In the Central Bank of The Bahamas’ (CBOB) Business Conditions and Expectations Survey for January through June 2019, businesses reveal that they have noted a decline in profits, though the survey found they are optimistic about the next six months of the year.
The CBOB survey explains that local businesses have found that the cost of inventory, goods and services, wages and investments increased during the survey period.
Information on inflation from the report explains that inflation has increased by 1.7 percentage points to 2.9 percent during the twelve months to March.
“This mainly reflected the accumulated pass-through effects of the hike in the VAT rate and higher oil prices in prior periods,” the survey states.
More than half of those surveyed (57 percent) report that they have noted a decline in profits, and 24 percent of those surveyed report that their profits had increased.
But while businesses reported largely negatively about the past six months, their future outlook, as stated in the survey results, is largely optimistic, though “many expect prices will continue to rise”.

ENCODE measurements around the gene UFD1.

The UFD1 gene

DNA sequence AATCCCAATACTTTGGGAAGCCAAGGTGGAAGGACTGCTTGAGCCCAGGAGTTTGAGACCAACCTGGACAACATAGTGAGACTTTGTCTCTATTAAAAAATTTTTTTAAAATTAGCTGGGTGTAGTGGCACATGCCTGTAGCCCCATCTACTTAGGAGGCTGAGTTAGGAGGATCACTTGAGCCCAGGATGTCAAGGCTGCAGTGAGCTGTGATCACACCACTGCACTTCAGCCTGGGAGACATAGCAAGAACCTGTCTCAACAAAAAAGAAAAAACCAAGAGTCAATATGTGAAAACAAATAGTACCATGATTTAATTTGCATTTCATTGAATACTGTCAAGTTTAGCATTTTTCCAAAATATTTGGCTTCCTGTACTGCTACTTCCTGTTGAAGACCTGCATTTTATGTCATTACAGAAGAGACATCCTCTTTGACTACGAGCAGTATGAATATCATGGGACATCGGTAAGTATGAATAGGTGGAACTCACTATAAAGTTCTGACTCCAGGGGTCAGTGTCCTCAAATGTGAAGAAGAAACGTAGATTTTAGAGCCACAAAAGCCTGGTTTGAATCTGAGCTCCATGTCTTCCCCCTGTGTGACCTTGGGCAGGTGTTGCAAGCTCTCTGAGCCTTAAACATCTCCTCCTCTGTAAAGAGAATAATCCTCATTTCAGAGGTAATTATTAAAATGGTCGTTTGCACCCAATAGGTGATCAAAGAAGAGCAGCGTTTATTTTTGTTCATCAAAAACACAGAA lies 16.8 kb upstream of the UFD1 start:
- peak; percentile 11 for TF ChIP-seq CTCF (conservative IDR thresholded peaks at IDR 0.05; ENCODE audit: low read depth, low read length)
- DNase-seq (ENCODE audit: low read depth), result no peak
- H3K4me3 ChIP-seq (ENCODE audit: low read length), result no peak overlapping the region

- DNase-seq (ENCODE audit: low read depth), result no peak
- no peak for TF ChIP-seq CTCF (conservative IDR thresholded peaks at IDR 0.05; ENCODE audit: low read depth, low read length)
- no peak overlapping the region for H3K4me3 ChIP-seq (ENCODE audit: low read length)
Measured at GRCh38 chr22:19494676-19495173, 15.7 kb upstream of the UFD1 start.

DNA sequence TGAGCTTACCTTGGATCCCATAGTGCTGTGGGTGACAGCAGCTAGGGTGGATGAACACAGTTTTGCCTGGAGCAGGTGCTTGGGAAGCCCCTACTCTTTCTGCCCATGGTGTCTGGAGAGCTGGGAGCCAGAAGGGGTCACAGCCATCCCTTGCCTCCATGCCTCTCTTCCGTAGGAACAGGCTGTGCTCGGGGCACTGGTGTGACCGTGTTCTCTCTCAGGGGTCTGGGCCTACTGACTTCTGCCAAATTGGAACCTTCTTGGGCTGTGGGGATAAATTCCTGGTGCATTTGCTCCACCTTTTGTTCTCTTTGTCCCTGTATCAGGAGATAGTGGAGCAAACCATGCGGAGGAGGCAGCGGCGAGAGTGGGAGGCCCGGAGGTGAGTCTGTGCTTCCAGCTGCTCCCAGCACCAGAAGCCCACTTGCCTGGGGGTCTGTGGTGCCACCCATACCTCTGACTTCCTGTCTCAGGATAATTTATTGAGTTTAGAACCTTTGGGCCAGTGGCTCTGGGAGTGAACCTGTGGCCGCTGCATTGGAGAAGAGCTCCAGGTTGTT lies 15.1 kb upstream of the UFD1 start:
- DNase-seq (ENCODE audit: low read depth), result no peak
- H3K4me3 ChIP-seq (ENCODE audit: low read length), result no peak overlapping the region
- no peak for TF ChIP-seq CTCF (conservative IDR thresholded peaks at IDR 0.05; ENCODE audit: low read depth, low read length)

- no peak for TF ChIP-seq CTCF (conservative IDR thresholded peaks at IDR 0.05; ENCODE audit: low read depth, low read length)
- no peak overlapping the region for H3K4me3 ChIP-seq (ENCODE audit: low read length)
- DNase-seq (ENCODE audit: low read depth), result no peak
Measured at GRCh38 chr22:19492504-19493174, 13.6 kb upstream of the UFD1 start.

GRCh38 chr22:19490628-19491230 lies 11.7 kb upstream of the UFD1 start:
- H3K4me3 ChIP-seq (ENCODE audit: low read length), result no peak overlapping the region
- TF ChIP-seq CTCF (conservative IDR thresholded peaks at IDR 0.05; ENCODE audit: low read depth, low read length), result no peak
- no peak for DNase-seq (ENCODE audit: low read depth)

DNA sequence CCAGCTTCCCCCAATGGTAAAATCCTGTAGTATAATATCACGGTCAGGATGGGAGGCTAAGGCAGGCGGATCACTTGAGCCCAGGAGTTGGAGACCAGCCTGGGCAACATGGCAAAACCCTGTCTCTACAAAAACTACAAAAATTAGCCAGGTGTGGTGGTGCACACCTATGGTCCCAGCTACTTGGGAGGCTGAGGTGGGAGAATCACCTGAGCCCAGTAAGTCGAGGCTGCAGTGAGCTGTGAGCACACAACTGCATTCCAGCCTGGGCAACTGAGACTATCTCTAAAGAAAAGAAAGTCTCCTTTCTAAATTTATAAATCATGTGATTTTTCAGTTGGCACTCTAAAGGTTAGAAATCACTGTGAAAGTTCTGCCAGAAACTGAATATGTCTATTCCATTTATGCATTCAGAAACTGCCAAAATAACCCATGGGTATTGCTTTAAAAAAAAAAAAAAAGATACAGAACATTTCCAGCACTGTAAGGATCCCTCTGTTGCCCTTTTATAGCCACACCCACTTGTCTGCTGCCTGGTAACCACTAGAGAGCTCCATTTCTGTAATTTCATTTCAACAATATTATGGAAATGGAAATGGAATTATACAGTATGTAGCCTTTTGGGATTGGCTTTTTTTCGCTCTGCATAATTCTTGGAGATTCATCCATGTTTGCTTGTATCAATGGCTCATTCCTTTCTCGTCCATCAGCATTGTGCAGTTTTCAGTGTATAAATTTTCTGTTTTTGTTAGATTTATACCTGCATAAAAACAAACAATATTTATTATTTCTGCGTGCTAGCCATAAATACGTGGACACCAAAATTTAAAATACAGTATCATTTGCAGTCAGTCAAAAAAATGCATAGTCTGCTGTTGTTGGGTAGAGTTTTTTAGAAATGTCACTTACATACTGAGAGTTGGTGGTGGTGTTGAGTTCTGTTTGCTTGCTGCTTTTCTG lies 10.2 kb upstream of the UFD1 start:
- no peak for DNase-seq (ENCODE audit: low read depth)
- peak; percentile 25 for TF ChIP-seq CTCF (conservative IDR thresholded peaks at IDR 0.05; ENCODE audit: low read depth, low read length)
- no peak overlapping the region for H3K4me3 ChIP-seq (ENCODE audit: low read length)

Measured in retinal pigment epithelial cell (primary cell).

The report also reveals: “Sixty-eight percent and 55 percent respectively, of businesses reported that average weekly hours and the total number of employees remained relatively the same. Seventy-one percent of businesses noted that debts owed to banks and other creditors have remained unchanged.”
In terms of oil prices, the CBOB report explains that global expectations are that crude oil prices will stabilize or decline from current levels, possibly bringing some relief at the pumps and at the electricity meter.
“In June 2019, crude oil prices fell by 11.5 percent, relative to the previous month, to $64.45 per barrel, reflecting robust global supply,” the report states.